Kidney is the origin of “tian gui” or menstrual blood. Theheart governs blood, heat qi descends and meets kidney-essence to form tan gui. Heart Qi- descends to promote discharge of menstrual blood and eggs. Heart qi is responsible of the transformation of yang to yin and vice versa in menstrual cycle. The liver stores blood which fills the uterus. Spleen makes blood which supplements tian gui. Stomach is related to the uterus via the Penetrating vessel.
Channel from heart to uterus is Bao mai, channel from kidney to uterus is Bao lou.
Brain: controls intelligence. It is the “sea of marrow” and controls sight, hearing, smell, taste.
Marrow: contributes to making blood. It nourishes the brain.
Bones: bones are the structural framework for the body. They are the cavity that houses marrow and are functionally related to the kidneys.
Blood vessels: they house the blood and are the vehicle of circulation of qi and blood. They transport refined food essence, qi and blood all over the body.
Gall bladder- store a pure essence of bile.
4 seas:
Sea of Qi: lungs.
Sea of blood: penetrating vessel.
Sea of food: spleen/stomach.
Sea of marrow: brain.

Acupuncture anatomy:
Measurement:
1 cun= thumb wide.
4 fingers- 3 cun
Wrist to fossa- 12 cun
Brow to EOP- 12 cun
9 cun- axial to elbow.
8 cun- center of chest to end of collar bone.
8 cun- nipple to nipple.
8 cun- umbilical to sternocostal region
5 cun- public syphisis to umblical
19 cun- center of patella to greater trochanter.
18 cun- epicondle of femer to greater trochanter.
16 cun- lateral malleolus to center of patella.
13 cun- lateral malleolus to medial condyle.
Transporting points: wu xing points
Jing well- fingertips/otes. Antique points.
Ying spring- webbing area of hand and feet.
Shu stream- wrist and ankles.
Jing river- between wrist and elbow or ankle and knee.
He Sea- elbow or knee area.
Yuan source- 3rd or 4th points.
K1 and laogong- good from crazy and insomniac people.
Luo points- internal/external related. Yinorgan tonified, yang EPF (external pathogenic factor) expelled.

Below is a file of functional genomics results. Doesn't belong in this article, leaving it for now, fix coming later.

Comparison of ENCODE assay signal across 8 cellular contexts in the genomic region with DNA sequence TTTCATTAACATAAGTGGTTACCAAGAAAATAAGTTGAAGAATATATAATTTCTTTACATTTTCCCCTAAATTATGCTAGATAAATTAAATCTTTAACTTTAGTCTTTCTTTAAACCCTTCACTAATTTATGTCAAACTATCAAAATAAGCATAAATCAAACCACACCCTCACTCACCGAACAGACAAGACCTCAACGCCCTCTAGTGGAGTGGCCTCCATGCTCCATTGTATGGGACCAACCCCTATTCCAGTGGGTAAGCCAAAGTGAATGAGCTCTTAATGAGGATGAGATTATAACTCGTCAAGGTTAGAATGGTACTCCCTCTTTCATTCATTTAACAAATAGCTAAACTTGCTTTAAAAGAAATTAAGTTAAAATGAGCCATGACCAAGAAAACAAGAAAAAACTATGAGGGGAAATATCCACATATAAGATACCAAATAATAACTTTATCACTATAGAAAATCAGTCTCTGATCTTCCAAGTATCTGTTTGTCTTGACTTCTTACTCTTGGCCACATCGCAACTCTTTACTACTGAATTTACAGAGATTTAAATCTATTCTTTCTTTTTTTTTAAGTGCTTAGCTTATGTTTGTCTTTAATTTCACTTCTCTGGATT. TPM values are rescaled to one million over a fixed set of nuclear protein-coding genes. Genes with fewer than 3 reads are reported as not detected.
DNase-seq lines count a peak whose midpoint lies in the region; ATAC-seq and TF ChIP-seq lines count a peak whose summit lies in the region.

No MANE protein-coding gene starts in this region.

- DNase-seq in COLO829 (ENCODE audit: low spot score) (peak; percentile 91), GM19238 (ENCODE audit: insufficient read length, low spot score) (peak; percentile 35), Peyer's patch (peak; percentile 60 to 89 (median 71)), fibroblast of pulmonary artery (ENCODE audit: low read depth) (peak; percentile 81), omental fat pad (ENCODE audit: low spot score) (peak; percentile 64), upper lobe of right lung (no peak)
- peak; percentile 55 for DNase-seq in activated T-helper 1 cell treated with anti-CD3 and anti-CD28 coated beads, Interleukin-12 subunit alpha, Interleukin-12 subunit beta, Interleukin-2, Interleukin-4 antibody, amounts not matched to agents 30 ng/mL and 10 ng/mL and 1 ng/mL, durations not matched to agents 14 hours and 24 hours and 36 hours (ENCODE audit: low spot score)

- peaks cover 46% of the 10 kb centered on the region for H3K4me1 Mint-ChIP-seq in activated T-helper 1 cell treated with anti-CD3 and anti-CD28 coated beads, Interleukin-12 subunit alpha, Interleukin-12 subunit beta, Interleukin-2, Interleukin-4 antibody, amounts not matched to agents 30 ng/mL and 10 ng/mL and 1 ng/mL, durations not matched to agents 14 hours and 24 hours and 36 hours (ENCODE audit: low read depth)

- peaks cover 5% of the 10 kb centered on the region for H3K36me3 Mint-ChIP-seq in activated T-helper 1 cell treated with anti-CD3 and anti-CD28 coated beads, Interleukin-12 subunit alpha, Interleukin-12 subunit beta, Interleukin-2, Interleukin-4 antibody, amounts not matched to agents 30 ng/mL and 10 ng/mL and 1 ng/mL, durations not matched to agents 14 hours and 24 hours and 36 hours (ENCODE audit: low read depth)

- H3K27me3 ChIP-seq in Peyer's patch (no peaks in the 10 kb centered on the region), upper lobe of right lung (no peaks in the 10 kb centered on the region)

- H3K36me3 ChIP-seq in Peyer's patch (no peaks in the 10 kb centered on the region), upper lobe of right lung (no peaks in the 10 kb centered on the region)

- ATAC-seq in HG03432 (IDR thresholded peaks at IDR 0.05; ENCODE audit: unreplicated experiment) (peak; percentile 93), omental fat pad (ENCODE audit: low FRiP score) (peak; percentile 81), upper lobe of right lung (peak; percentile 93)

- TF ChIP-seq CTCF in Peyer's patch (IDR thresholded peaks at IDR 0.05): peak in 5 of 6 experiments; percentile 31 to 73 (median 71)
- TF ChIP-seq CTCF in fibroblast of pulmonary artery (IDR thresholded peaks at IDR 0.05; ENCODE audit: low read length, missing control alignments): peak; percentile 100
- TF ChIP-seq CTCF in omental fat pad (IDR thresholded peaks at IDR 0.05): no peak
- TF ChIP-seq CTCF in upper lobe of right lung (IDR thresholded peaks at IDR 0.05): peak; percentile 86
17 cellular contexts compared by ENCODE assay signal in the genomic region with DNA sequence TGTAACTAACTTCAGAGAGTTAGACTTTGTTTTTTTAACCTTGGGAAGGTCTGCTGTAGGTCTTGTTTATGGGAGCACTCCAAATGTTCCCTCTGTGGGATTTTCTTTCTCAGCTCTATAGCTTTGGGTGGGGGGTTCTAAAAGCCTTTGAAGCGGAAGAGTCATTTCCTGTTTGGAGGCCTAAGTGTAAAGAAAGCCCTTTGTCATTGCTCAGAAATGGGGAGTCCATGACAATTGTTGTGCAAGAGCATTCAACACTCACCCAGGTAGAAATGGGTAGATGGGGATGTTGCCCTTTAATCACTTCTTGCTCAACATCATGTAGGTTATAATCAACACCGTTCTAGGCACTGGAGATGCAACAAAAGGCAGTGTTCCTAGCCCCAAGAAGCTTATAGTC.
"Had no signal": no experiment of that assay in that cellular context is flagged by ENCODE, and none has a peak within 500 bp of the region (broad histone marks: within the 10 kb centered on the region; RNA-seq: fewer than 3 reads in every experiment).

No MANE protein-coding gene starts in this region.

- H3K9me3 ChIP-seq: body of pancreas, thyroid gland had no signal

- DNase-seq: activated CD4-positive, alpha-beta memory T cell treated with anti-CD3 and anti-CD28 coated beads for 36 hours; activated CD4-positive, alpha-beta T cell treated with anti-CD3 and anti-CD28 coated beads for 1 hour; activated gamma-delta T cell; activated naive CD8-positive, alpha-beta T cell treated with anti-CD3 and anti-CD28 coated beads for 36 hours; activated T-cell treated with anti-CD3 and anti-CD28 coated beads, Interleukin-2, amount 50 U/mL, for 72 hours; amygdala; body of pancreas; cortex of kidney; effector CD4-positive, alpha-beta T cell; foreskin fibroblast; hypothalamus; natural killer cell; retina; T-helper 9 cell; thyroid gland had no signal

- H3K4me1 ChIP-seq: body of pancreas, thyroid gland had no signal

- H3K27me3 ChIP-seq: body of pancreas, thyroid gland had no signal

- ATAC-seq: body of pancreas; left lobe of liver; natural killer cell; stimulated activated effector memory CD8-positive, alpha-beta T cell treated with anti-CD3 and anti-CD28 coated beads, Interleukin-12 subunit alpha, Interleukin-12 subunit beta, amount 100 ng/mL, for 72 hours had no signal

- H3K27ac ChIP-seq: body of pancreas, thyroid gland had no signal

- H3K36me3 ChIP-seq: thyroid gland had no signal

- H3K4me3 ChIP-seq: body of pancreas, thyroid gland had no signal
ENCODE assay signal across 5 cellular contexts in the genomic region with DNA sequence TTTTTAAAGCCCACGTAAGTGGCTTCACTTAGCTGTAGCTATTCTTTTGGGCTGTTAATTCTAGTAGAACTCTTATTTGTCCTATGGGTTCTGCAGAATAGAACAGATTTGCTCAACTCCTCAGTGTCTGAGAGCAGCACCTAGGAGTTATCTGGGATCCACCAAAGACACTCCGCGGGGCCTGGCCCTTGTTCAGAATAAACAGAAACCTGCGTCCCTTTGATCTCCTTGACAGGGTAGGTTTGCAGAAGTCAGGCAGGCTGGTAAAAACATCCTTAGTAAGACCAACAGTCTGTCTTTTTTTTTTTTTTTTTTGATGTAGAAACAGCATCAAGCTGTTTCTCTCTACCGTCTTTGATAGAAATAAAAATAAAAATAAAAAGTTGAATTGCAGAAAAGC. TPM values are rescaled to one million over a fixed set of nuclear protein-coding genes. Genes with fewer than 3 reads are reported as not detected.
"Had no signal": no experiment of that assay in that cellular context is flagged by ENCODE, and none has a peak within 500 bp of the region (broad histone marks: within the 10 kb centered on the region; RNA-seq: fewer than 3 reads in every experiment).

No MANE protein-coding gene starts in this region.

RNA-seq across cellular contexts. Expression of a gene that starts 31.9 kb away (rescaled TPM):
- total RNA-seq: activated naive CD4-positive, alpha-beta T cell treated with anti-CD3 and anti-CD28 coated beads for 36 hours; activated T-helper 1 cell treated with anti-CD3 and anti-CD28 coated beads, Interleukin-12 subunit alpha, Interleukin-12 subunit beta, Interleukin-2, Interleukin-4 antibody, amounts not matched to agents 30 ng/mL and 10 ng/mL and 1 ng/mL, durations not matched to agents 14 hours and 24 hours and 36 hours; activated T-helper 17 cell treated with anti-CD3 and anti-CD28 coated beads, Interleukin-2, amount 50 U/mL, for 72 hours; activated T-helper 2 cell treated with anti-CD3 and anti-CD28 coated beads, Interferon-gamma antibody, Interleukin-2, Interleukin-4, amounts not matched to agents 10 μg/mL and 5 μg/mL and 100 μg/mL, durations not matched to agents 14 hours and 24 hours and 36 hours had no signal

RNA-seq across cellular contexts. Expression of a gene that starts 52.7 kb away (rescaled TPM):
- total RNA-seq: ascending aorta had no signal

Xi cleft- acute pain in channel. Where qi and blood can pool.
Front Mu/alarm points:
• Jing at birth
• Starts at mouth
• Jing decends to kidney, LV, PC, HT, SP creating Mu points (process follows 5 element flow) regulates qi.
Back Shu points-
Tonify qi, combustion of jing by ming men generates essence qi which is carried by zhng/fu by Du and UB meridians.
Gall bladder meridian- stitches front and back meridians. Shang Han Lun- EPF not all the way in all the way out. Herbs will help.
6 level cold in shan Hun Lun: depth-
EPF
Tai yang-
Yang ming
Shao yang
outside skin layer
———– skin level
under skin layer
Tai Yin
Shao yin
Jue yin- deepest level

recent TCM history China, USA, California.
1912- end of Qing dynasty
1929- china banned everything non-scientific.
1942- Mao banned TCM for his followers.
1949- Communism takes over in China.
1953-1954: saw a resurgence of TCM, hospitals and universities in major cities. “Symbol of China”.
1966-1976: Cultural revolution, old tradition and followers of TCM persecuted and ridiculed. Reformation of thinking to get rid of the “4 olds” Old Customs, Old Culture, Old Habits, and Old Ideas.
1972- Nixon went to china, New York Times report James Reston get acupuncture for emergency appendectomy.
1972- board of medical Examiners begins regulating acupuncture in USA.
1975 California governor signed bill to create Acupuncture advisory committee.
1976- Miriam Lee first licensed acupuncturist after court case involving her needle practice in California. She used Tung points method.
1978- acupuncture as “primary health care provider” and eliminate “prior diagnosis or referral” by doctor dentist, or chiropractor.
1980- Acupuncture Examine committee replaces former Acupunture advisory committee, expand scope of practice within acupuncture.
1988- included acupuncture as a treatment of works compensation.
1990- Acupuncture examing committee changed to Acupuncture Committee.
1991- Tiananmen Square protest and massacre.
1997- National Institute of health formally recognizes acupuncture as mainstream medicine.
1998-legislation passed changing ‘Acupuncture committee’ to ‘Acupuncture Board’.
Western medicine –
4 parts: Greek, Rome, Middle Ages, Modern
greeks:
Famous Doctors:
Surgions- surgery, he carried forceps, scapels, catheteres, used a anestesia from opiates.
Alcmaeon- author of a book on anatomy.
Humor theory- air, yellow bile, black bile, phlemgn.
Hippocrates- famous for many of his terms used in medicine today:
Acute, chronic, endemic (disease specific to a people in a specific area), epidemic, crisis, peak, paroxysm (spasm), convalescence (recuperation time). Hippocratic oath.
Pedanius Dioscorides- classified western herbs and medicines.
Herophilus- female nurse who studied intelligence was in the brain and connected it to nervous system, understood difference in the vein and artery, pulse.
Erasistratus- also mapped out veins and nervous system, brain, understood air in lungs created spirit to brain and nerves.
Galen- first good surgoen, but surgery not seen again for 2 millennia due to church regulations and working on people and cadavers.
Timeline of events- famous doctors and their books.
Antiquity- before 1700 BC.
Discovery of fire, cooked foods, hot water, moxibustion, hot stones, shamans, Huang di, shen Nong, Fu Xi.
Shang dynasty – (1700-1100 BC)
Yin and yang, laws of nature, 5 elements.
Zhou dynasty- (1100-221 BC) 4 periods: Western, Easter, Spring/autumn, Warring states.
Confucius, Lao Tzu (western). Beginning of organized medical system (Eastern),Bian que Nanjin (spring and Autumn),
Huang di nei jing (Yellow emperor classic),